Not everyone welcomes the city’s new bike lane on Jos. Campau

Bike lanes have been installed on Jos. Campau which is part of the ongoing Joe Louis Greenway project. That project, once completed, is a 27-mile long bike/walking path that connects Hamtramck to Detroit, Dearborn and Highland Park.


By Charles Sercombe
Hamtramck’s portion of the Joe Louis Greenway bike path continues to take shape.
Street markings for the bike path were recently created on Jos. Campau, starting at Holbrook and running south to Hamtramck Dr.
The path is only for bikes, and there is no parking in that lane.
It’s all part of the ongoing installation of the 30-mile path that will connect Hamtramck to Detroit, Dearborn and Highland Park.
Eventually, Hamtramck Dr. – starting at Jos. Campau and proceeding west — will get repaved, and have its own pathway.
Part of the path runs through the Jos. Campau alley on the west side, from Caniff to Holbrook.
Funding for the project comes from several sources, the main source of which is from the federal government. The pathway is expected to be fully completed within several years.
The alley portion of the Hamtramck path will feature murals, and the space will open up for community events.
Cars and delivery trucks will still be able to access the alley.
According to the city’s website, the alley is a “unique greenway experience, (and) is designed to attract people to the vibrant and active Hamtramck Downtown. With opportunities for programming, dining and access by adjacent businesses, this segment will connect users to shopping, amenities and jobs.”
Reaction to the project has been mixed on social media.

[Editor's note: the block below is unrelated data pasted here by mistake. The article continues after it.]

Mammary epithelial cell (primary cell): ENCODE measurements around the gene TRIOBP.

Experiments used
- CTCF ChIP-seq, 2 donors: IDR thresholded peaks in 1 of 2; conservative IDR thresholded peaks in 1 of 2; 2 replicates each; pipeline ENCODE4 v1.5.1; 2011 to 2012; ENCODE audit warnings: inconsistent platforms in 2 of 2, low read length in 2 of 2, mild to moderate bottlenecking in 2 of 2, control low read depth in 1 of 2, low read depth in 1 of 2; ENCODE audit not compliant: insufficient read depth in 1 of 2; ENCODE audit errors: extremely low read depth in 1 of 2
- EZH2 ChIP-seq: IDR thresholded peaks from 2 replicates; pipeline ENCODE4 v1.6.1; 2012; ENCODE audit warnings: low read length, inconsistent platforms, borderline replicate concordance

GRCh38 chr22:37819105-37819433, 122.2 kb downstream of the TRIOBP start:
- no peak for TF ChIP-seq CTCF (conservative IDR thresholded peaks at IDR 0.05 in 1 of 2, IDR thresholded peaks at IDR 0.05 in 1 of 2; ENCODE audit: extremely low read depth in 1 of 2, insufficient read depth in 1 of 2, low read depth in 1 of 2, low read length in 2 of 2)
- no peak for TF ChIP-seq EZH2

Former City Councilmember Phill Kwik praised the project.
“This is wonderful news. Congratulations. It is the culmination of decades of hard work by a lot of people,” Kwik said on the city’s Facebook page.
He was part of Preserve Our Parks, which first proposed a bike path back in the 1990s.
Justin Petrusak, however, is wary of what connecting to other communities means.
“What a sinister way to gain public support for the ceding of the public’s land to another government.”
For some Yemeni-owned businesses on the southend, the bike lane threatens a loss of customers, because parking has been lost in front of their markets.
Nasr Hussain says it’s “racism” at work.
“From Carpenter to Caniff, the parking spots for cars weren’t touched because a multi-million dollar corporation and mainly white businesses will sue the city into oblivion, and to appease them bike lanes were moved to the middle of the street. And same thing from Caniff to Holbrook, where the bike lanes were moved into the alley,” Hussain said on a Facebook page called Hamtramck Square.
He continued: “From Holbrook to Hamtramck Drive, parking spots mainly servicing Yemeni businesses were painted over and made very wide to accommodate two lanes for bikes because these poor immigrants can’t fight back.”
Ahmed Alhaj said it’s a matter of a minority in the city dictating what the community should look like.
“This small minority wants to model Hamtramck like Ferndale because they can’t afford to live in Ferndale. So they hope that we start to like the same things they like or they plan on harassing people to pressure them to leave this city.”
The Community Economic Development Department is seeking community input, through the city’s website, about future development of the bike path.
To participate in the survey, go to this link:
Posted Feb. 3, 2023

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